Primarily in the United States, the conventional wisdom is that seed diets are bad because they are high in fat. As a result, they will lead to obesity, poor feather condition, and chronic diseases. I’ve written many articles providing research that debunks this wisdom that is hammered into us by doctors, vets, bird keepers, and bird rescue organizations.
In that article, I estimated the fat content of some popular Kaytee mixes for six parrot species:
Cockatiel: Canary grass, millet, safflower (17% fat)
Parakeet: Canary grass, millet, oats (14%)
Lovebird: Sunflower, canary grass, millet (44%)
Macaw: Sunflower, safflower, pumpkin (55%)
Finch: Millet, canary grass, oats (10%)
Conure: Millet, safflower, sunflower (21%)
Seeds considered “high fat” are marked in bold. As I mentioned in my article called “The real reason the ‘all seed’ diet is bad“, the recommended fat percentages for humans fall in the 20-40% range.
“Good” and “bad” fat
In the past decade, especially, the focus has moved from demonizing all fat to dividing fat into “good” and “bad” fats. Here is one summary of the conventional wisdom:
Unsaturated fats, which are liquid at room temperature, are considered beneficial fats because they can improve blood cholesterol levels, ease inflammation, stabilize heart rhythms, and play a number of other beneficial roles. Unsaturated fats are predominantly found in foods from plants, such as vegetable oils, nuts, and seeds.Types of Fat | The Nutrition Source | Harvard T.H. Chan School of Public Health
Monounsaturated and polyunsaturated fat (which includes omega-3 fats) are consider “good” fat and saturated fat is considered “bad” fat. This has been pretty solidly debunked in many studies, including this one mentioned in my article called “Animal research into fat, carbohydrates, and disease“:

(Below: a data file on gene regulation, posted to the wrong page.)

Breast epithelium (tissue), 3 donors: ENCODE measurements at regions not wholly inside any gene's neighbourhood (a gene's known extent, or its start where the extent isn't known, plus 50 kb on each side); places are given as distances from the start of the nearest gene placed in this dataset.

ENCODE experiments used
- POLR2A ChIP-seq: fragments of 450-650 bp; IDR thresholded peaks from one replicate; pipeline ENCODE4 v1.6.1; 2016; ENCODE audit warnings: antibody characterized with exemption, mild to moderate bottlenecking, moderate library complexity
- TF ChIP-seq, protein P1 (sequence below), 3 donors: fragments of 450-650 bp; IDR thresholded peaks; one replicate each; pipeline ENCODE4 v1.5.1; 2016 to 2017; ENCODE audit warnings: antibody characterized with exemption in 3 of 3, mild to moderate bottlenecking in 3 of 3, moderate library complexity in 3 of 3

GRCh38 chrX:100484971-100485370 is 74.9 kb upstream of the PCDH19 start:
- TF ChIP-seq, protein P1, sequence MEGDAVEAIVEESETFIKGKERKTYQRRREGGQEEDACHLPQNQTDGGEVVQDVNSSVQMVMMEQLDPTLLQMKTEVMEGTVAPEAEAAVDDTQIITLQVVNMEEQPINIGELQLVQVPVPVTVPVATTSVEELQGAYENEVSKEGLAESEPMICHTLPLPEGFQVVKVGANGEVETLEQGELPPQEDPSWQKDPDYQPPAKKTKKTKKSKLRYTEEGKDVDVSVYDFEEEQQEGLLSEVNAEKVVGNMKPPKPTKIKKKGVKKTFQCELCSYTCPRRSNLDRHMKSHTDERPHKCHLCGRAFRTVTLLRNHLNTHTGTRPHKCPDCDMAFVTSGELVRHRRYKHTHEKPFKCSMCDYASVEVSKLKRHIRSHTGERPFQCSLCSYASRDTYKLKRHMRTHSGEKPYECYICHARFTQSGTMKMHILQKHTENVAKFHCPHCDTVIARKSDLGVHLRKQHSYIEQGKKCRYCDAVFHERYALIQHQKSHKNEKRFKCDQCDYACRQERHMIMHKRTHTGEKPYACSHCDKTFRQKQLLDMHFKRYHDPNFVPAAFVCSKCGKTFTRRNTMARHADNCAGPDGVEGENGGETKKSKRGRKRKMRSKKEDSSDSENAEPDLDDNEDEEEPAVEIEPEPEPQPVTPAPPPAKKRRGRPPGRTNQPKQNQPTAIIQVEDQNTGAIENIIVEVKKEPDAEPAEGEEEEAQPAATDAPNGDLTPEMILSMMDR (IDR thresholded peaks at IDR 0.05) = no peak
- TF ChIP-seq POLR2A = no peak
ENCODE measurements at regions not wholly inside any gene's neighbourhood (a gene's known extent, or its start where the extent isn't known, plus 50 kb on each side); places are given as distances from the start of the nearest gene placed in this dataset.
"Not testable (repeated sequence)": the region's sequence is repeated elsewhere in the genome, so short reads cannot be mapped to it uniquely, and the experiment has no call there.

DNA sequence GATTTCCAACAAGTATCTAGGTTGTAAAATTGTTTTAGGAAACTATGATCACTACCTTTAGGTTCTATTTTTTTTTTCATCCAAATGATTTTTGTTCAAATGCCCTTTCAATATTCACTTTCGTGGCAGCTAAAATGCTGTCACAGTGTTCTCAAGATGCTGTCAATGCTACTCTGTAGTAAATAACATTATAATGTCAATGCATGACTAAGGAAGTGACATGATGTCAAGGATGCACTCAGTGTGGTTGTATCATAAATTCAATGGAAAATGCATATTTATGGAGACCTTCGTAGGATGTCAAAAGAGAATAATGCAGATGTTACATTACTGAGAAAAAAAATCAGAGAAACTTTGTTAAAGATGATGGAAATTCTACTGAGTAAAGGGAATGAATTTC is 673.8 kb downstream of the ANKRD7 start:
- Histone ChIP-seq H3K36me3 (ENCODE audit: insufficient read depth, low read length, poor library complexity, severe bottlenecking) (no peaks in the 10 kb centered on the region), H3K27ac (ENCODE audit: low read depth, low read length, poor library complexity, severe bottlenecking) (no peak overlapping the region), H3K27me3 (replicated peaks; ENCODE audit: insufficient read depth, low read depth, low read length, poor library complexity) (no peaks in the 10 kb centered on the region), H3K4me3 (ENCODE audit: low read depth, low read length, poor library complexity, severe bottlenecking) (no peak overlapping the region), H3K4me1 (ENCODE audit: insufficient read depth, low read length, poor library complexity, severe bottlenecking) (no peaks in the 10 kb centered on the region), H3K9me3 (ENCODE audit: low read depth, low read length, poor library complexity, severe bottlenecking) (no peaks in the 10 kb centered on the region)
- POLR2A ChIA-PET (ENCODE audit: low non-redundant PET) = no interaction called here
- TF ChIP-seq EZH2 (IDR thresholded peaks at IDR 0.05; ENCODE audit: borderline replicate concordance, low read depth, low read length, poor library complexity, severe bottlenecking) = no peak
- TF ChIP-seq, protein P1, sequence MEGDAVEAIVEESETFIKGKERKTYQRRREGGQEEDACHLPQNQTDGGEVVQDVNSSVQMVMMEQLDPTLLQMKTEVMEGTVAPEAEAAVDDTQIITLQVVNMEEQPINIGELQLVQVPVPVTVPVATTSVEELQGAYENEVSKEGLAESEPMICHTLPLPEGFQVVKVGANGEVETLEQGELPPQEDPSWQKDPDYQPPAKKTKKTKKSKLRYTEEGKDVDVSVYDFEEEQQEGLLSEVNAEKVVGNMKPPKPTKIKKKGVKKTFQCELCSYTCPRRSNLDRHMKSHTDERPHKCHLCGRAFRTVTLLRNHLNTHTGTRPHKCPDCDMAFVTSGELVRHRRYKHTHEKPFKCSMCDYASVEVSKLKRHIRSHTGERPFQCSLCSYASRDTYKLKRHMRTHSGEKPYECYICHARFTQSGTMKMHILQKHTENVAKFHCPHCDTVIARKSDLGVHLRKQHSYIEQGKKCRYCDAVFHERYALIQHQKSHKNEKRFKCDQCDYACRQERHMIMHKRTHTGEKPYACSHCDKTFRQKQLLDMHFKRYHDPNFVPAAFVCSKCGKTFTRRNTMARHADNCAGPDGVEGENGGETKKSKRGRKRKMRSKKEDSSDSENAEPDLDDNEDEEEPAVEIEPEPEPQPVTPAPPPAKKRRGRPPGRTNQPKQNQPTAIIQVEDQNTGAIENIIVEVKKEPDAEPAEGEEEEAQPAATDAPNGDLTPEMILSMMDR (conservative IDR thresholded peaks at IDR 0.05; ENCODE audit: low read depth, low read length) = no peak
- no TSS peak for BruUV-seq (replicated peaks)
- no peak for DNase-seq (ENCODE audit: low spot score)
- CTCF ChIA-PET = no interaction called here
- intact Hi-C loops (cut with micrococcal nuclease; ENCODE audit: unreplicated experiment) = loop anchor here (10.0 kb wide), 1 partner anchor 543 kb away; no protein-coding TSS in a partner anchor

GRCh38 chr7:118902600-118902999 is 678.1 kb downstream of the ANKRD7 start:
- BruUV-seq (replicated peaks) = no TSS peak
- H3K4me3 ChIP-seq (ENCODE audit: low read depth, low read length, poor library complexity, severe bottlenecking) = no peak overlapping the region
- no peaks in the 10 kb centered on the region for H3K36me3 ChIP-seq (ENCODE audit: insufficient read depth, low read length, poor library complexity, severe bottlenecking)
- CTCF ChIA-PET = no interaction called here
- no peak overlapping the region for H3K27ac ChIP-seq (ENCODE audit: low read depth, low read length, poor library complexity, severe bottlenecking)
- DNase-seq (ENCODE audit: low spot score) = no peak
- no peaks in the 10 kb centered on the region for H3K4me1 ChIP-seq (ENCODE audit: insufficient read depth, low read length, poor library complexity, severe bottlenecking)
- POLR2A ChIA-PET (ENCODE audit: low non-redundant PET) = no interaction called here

High carbohydrate intake was associated with higher risk of total mortality, whereas total fat and individual types of fat were related to lower total mortality. Total fat and types of fat were not associated with cardiovascular disease, myocardial infarction, or cardiovascular disease mortality, whereas saturated fat had an inverse association with stroke. Global dietary guidelines should be reconsidered in light of these findings.Associations of fats and carbohydrate intake with cardiovascular disease and mortality in 18 countries from five continents (PURE): a prospective cohort study—The Lancet—August 29, 2017
So fat doesn’t contribute to our mortality, even the “bad fat”.
For the sake of discussion, let’s presume that the conventional wisdom is correct: eat a minimal amount of fat and make sure it’s mostly unsaturated fat. The Harvard School of Public Health recommends no more than 10% of calories come from “bad” fat.
So, let’s go back to our seed mixes. Here are some of the common seeds that are considered high fat: sunflower, safflower, hemp, flax, and pumpkin. So what is the mix of “good” and “bad” fats in these seeds?
|Type of seed||Saturated ("bad") fat as % of total calories|
So, even if we believe in the concept of “bad” fats, only pumpkin seed has a “bad” fats content higher than the 10% threshold, while the rest is comfortably below.
It’s important to note that these numbers assume each seed comprises the entire diet. So, for example, if your bird eats 100% pumpkin seeds, 20% of the calories are from “bad” fats. But few ready-made seed mixes contain even a small fraction of pumpkin seeds. All the other seeds are so far below the recommended percentage that it’s not even worth thinking about that scenario.
Sunflower seeds are often held up as the poster child for bad parrot diets, but a nutrient analysis reveals it’s not got enough “bad” fats (8%) to be of any concern. If you’re concerned about them. Which I’m not. 🙂